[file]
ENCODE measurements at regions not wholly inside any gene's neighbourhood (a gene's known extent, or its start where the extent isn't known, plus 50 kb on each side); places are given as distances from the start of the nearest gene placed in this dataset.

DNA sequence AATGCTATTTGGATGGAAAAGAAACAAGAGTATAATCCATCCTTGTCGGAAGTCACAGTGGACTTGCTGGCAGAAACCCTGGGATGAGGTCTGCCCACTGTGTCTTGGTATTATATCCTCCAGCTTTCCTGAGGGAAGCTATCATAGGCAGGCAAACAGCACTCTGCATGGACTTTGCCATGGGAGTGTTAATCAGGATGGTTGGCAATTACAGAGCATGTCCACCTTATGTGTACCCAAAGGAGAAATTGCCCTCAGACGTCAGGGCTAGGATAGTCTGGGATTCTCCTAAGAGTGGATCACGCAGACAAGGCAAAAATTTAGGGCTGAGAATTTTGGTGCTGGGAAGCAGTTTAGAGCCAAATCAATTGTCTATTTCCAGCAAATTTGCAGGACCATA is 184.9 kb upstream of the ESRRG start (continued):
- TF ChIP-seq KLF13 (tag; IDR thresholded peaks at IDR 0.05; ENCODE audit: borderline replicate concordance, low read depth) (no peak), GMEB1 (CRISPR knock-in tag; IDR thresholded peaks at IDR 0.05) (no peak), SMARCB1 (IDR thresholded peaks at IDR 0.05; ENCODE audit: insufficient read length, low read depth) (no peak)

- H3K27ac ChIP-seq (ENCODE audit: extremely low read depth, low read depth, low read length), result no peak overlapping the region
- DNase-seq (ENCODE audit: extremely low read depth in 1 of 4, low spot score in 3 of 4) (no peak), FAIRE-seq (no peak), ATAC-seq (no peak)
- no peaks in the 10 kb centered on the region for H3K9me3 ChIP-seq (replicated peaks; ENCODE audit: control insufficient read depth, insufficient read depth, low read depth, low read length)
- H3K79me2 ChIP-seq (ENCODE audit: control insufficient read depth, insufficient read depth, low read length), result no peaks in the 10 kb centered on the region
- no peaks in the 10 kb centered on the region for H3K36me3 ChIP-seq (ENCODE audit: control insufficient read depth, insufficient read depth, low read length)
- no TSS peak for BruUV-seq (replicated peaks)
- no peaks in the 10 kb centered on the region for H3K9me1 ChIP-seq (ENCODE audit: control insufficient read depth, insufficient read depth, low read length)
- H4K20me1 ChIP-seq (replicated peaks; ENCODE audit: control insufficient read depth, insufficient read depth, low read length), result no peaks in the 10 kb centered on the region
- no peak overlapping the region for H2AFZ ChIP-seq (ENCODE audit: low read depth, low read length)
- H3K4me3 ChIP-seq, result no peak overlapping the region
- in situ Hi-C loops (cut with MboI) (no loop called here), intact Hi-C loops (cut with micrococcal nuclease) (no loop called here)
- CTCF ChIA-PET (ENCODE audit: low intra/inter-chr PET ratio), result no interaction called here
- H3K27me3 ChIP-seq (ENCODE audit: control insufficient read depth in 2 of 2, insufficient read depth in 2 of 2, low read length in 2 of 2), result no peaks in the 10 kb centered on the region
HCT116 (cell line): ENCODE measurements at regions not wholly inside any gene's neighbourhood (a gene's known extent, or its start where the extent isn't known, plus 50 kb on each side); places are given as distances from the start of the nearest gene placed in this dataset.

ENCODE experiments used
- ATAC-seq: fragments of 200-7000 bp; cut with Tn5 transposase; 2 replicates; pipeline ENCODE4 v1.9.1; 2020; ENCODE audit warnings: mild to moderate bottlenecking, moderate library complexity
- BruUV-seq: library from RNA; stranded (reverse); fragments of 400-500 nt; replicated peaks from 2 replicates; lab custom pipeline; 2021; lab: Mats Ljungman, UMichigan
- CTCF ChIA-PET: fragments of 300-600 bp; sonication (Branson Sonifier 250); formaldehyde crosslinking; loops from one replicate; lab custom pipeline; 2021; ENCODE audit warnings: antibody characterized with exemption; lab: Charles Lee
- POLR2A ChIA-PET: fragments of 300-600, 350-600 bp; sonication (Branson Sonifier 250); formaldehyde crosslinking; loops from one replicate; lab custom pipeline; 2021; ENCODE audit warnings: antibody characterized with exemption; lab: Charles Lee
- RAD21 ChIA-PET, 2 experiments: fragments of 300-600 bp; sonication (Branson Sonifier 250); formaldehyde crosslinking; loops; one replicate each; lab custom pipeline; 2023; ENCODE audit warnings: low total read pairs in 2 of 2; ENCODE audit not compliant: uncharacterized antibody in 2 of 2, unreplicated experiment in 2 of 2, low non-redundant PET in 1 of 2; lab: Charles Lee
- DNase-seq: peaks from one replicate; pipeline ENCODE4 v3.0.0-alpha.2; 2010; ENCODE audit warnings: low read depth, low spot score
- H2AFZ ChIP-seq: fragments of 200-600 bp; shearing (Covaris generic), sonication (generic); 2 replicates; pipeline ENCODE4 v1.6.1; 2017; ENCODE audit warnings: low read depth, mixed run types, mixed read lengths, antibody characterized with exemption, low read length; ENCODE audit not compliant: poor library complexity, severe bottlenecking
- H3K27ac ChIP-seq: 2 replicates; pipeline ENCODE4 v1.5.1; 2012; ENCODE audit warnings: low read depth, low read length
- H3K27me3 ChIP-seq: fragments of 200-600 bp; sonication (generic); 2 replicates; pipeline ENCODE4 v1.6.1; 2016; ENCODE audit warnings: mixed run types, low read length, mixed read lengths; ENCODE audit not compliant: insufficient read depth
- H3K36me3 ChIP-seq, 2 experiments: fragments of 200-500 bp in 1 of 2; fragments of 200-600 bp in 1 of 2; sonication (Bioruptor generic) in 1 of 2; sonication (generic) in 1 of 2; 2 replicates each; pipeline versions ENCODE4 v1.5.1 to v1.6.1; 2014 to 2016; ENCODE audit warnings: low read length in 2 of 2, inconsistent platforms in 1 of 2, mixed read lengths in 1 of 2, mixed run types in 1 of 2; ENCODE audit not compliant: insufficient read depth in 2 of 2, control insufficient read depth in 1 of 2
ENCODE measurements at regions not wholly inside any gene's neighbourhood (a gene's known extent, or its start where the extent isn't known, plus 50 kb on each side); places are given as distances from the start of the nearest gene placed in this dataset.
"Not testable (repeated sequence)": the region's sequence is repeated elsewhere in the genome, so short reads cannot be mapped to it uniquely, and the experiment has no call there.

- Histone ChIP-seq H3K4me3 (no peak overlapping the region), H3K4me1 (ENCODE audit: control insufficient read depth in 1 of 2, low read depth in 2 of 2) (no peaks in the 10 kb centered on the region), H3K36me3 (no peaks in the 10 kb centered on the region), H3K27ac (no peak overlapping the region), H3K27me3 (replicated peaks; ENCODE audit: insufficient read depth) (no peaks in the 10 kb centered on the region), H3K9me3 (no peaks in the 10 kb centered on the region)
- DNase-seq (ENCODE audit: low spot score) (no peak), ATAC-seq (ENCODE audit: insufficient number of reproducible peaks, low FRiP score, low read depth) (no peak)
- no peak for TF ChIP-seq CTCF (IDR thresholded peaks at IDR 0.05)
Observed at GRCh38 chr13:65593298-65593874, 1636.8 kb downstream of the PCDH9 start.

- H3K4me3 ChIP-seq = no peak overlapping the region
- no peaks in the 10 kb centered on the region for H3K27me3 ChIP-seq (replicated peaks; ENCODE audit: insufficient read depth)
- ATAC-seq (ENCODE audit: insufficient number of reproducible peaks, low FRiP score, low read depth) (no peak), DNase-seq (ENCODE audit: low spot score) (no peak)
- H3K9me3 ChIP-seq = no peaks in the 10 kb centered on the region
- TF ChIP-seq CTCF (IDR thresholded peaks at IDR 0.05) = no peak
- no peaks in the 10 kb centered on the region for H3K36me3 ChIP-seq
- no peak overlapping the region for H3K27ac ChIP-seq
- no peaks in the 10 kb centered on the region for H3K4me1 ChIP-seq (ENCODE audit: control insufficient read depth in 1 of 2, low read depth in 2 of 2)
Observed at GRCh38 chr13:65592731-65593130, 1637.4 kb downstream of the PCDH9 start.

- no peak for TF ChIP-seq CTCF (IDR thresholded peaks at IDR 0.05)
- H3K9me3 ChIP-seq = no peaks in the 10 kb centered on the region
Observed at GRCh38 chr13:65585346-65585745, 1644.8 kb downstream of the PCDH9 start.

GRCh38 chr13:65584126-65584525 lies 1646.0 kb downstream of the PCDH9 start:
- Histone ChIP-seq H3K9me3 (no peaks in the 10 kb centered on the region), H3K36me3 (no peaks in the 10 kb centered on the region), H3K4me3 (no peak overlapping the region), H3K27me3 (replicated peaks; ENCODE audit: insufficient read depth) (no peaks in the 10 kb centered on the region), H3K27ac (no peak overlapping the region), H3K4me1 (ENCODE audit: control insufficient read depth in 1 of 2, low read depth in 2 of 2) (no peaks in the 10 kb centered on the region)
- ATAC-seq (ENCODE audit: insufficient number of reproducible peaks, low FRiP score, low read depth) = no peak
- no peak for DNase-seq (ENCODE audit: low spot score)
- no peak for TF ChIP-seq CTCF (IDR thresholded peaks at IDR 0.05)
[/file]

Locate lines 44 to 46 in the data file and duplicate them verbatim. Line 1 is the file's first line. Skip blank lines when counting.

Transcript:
- no peak for TF ChIP-seq CTCF (IDR thresholded peaks at IDR 0.05)
- H3K9me3 ChIP-seq = no peaks in the 10 kb centered on the region
Observed at GRCh38 chr13:65585346-65585745, 1644.8 kb downstream of the PCDH9 start.